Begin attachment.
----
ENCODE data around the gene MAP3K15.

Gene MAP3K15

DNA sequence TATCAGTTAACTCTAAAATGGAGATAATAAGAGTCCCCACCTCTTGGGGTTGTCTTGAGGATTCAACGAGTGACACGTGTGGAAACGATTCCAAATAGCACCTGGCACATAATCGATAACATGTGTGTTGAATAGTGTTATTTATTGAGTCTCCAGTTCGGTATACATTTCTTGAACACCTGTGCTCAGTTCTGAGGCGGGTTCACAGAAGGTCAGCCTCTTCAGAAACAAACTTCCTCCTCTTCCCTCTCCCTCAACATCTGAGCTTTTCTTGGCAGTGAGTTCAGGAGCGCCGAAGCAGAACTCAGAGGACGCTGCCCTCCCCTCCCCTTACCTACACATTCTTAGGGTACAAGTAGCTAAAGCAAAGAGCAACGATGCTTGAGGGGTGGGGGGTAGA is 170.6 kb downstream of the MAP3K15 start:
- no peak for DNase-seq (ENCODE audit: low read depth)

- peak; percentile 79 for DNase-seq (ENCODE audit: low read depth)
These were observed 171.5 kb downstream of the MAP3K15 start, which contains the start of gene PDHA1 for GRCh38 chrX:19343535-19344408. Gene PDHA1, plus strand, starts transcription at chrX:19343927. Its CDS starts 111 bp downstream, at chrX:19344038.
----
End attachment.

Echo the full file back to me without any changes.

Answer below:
ENCODE data around the gene MAP3K15.

Gene MAP3K15

DNA sequence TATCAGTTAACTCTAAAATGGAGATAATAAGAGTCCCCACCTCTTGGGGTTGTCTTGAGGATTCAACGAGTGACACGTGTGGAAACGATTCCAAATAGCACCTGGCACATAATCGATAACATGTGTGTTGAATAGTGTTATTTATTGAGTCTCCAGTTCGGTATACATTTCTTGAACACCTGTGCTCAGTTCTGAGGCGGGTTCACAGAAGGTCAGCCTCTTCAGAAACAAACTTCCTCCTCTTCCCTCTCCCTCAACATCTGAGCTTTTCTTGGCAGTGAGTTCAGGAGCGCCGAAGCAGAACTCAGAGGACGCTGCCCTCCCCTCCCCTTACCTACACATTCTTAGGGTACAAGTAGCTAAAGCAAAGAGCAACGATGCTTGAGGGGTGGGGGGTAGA is 170.6 kb downstream of the MAP3K15 start:
- no peak for DNase-seq (ENCODE audit: low read depth)

- peak; percentile 79 for DNase-seq (ENCODE audit: low read depth)
These were observed 171.5 kb downstream of the MAP3K15 start, which contains the start of gene PDHA1 for GRCh38 chrX:19343535-19344408. Gene PDHA1, plus strand, starts transcription at chrX:19343927. Its CDS starts 111 bp downstream, at chrX:19344038.